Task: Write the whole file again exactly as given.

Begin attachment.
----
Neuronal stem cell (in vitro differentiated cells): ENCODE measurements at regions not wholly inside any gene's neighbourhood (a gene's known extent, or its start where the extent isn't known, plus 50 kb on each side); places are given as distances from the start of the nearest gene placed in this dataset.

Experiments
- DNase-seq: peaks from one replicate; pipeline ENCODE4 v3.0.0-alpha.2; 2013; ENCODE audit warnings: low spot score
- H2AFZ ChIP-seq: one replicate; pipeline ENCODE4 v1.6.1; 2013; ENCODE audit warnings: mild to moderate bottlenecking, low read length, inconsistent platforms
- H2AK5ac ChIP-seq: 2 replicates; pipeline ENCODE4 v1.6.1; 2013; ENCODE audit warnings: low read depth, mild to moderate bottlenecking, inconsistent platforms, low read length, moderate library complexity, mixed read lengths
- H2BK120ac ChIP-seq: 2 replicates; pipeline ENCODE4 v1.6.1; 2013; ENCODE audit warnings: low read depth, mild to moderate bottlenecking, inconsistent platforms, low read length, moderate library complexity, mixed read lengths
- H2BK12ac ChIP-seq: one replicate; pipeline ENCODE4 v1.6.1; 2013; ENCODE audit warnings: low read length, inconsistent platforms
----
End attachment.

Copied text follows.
Neuronal stem cell (in vitro differentiated cells): ENCODE measurements at regions not wholly inside any gene's neighbourhood (a gene's known extent, or its start where the extent isn't known, plus 50 kb on each side); places are given as distances from the start of the nearest gene placed in this dataset.

Experiments
- DNase-seq: peaks from one replicate; pipeline ENCODE4 v3.0.0-alpha.2; 2013; ENCODE audit warnings: low spot score
- H2AFZ ChIP-seq: one replicate; pipeline ENCODE4 v1.6.1; 2013; ENCODE audit warnings: mild to moderate bottlenecking, low read length, inconsistent platforms
- H2AK5ac ChIP-seq: 2 replicates; pipeline ENCODE4 v1.6.1; 2013; ENCODE audit warnings: low read depth, mild to moderate bottlenecking, inconsistent platforms, low read length, moderate library complexity, mixed read lengths
- H2BK120ac ChIP-seq: 2 replicates; pipeline ENCODE4 v1.6.1; 2013; ENCODE audit warnings: low read depth, mild to moderate bottlenecking, inconsistent platforms, low read length, moderate library complexity, mixed read lengths
- H2BK12ac ChIP-seq: one replicate; pipeline ENCODE4 v1.6.1; 2013; ENCODE audit warnings: low read length, inconsistent platforms